Dietary Supplements; Are They Right For You?

Dietary supplements are substances used to add nutrients to an individual's diet who may otherwise not be getting enough of a particular vitamin or mineral or to lower the risk of health complications such as arthritis. They come in many different forms such as pills, powders, capsules, gel tabs, liquids, and energy bars and include amino acids, enzymes, probiotics, vitamins, minerals, and herbs. Dietary supplements can be purchased over the counter. However, those planning on taking supplements are recommended to consult their doctor beforehand.

Who Should Take Dietary Supplements?

Anyone can take dietary supplements, but those who are over the age of fifty, have dietary restrictions, and those who have developed an insufficiency or deficiency should consider taking some form of supplement. People on a vegetarian or vegan diet should take B12 vitamins because there is not enough B12 in organic produce. Most vegans are also in need of vitamin D and iodine, which is a mineral commonly found in dairy products. However, they can also get it in the form of supplements and through sea vegetables or miso soup.

Another supplement that some vegans may want to supplement is calcium and iron. Getting a blood test done can give the results of the levels of every vitamin and mineral within the body.

Antioxidants In Supplements And Food

Antioxidants can come in the various forms of dietary supplements and are found in many fruits and vegetables. Eating a healthy diet with many fruits and vegetables can lower risks of certain diseases and kill cancer-causing free radicals. Some examples of antioxidants include vitamins A, C, and E, beta-carotene, lutein, lycopene, and selenium.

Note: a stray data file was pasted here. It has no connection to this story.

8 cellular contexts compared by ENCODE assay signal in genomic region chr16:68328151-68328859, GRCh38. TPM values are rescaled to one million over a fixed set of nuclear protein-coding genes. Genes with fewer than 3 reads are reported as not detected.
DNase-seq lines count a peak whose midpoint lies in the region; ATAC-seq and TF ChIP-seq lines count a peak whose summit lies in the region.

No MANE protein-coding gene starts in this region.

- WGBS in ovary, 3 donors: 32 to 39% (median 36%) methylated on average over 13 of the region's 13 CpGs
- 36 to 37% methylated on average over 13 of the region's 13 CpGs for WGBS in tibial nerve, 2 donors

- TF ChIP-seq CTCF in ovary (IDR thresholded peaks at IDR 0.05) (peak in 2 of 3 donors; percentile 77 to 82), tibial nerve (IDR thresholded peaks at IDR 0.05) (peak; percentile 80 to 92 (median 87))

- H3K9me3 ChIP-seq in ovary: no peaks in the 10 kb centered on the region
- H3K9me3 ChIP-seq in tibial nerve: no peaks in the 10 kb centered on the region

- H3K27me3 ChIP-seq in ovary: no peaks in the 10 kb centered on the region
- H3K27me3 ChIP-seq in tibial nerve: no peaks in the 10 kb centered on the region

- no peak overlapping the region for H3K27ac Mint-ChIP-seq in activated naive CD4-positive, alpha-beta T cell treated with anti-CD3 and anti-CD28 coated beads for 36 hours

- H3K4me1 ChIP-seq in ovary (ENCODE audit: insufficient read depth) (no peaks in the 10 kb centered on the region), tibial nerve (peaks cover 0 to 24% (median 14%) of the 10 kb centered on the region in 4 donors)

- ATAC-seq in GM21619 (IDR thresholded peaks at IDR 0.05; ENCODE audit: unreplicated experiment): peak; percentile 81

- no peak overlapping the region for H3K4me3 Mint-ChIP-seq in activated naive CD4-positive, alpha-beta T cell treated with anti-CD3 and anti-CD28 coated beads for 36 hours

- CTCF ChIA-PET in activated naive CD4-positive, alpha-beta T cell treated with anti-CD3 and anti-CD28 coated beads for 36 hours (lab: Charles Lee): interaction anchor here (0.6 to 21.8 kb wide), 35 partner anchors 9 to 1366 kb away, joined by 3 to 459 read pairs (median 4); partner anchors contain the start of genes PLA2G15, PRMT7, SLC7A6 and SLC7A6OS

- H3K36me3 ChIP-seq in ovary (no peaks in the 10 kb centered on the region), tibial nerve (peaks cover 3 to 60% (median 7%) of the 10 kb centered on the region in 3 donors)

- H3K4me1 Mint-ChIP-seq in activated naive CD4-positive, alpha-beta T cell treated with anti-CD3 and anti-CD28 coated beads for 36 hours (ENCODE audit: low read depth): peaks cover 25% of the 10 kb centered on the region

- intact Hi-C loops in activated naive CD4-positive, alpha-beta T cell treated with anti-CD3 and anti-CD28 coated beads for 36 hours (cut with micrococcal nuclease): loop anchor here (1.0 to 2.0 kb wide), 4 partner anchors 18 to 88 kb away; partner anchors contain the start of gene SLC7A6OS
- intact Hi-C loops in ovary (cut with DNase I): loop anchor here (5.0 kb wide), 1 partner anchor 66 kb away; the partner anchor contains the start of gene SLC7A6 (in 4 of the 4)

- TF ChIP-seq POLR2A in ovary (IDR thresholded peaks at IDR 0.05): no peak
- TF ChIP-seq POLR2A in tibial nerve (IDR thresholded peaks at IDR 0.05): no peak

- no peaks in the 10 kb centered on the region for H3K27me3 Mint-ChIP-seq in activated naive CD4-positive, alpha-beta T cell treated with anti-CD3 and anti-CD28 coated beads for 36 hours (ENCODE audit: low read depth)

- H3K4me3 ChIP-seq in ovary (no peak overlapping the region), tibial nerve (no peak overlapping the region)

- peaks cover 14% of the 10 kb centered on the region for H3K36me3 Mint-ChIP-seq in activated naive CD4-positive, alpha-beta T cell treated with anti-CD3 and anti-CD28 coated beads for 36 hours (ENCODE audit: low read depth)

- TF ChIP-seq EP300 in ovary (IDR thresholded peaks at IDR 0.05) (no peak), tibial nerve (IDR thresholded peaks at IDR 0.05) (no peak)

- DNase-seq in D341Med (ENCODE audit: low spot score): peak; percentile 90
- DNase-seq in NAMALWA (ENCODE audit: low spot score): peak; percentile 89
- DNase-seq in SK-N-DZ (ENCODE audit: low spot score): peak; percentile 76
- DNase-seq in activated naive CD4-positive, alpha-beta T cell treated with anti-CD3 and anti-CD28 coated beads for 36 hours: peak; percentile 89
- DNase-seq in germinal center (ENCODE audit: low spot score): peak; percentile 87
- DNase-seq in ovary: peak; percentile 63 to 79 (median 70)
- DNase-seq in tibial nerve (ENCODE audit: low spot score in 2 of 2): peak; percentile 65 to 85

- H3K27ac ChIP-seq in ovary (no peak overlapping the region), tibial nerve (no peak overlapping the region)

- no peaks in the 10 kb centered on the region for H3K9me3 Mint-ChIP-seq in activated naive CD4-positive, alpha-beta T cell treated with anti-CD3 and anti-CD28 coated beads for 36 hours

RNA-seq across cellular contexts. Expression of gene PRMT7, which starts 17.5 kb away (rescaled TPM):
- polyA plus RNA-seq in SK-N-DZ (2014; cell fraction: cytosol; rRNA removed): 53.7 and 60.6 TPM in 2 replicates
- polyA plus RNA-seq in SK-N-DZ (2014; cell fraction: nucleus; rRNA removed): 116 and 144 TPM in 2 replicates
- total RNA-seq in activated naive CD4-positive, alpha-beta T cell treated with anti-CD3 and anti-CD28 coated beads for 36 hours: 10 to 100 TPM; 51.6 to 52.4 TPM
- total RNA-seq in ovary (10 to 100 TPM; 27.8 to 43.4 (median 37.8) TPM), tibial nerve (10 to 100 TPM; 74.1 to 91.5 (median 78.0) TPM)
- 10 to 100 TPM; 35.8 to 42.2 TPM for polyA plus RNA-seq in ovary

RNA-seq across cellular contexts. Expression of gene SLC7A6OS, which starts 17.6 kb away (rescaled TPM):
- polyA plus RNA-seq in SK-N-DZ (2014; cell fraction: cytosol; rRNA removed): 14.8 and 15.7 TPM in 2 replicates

There has been much speculation as to whether or not there can be too many antioxidants in a diet. It is believed too high of levels of beta-carotene can increase the risk of lung cancer in smokers, and that too high of doses of vitamin E may increase the risk of prostate cancer.

Botanical And Herbal Supplements

Botanical and herbal dietary supplements are natural plant-derived supplements known for their medicinal or therapeutic properties. They are commonly prepared and sold as fresh or dried products, liquid or solid extracts, capsules, powders, tablets, and tea bags. The safety of botanical and herbal dietary supplements is dependant on the chemical makeup, how it affects the individual, how it was prepared, and the dose.

To be classified as a dietary supplement, botanicals must meet the definition that it is intended to supplement the diet, contains one or more dietary ingredients like vitamins or minerals, is intended to be taken orally, and is labeled a dietary supplement.

Safety Precautions Of Dietary Supplements

The safety of dietary supplements is an ongoing debate. Although the U.S. Food and Drug Administration (FDA) checks and regulates prescription medications, they do not have much authority over dietary supplements.

Each respective company is responsible for ensuring their product is safe. However, they are not required to share information on the safety of their product with the FDA, and the FDA does not evaluate it before it is sold. If the FDA receives reports of possible safety concerns of a supplement, they may issue warnings, and take the products off the market.

Benefits And Risks Of Supplements